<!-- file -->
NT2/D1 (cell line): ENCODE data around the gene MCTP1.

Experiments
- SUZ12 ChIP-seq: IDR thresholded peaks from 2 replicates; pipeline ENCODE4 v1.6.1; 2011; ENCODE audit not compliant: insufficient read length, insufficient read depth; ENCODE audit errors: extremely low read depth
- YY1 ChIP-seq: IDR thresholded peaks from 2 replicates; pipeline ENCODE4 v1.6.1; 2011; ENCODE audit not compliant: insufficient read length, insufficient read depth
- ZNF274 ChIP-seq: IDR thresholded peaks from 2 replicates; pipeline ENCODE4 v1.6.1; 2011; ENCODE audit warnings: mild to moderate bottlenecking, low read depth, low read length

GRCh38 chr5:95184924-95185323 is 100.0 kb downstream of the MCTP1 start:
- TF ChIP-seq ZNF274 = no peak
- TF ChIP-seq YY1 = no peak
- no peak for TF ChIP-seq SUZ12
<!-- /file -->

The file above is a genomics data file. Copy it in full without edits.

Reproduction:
NT2/D1 (cell line): ENCODE data around the gene MCTP1.

Experiments
- SUZ12 ChIP-seq: IDR thresholded peaks from 2 replicates; pipeline ENCODE4 v1.6.1; 2011; ENCODE audit not compliant: insufficient read length, insufficient read depth; ENCODE audit errors: extremely low read depth
- YY1 ChIP-seq: IDR thresholded peaks from 2 replicates; pipeline ENCODE4 v1.6.1; 2011; ENCODE audit not compliant: insufficient read length, insufficient read depth
- ZNF274 ChIP-seq: IDR thresholded peaks from 2 replicates; pipeline ENCODE4 v1.6.1; 2011; ENCODE audit warnings: mild to moderate bottlenecking, low read depth, low read length

GRCh38 chr5:95184924-95185323 is 100.0 kb downstream of the MCTP1 start:
- TF ChIP-seq ZNF274 = no peak
- TF ChIP-seq YY1 = no peak
- no peak for TF ChIP-seq SUZ12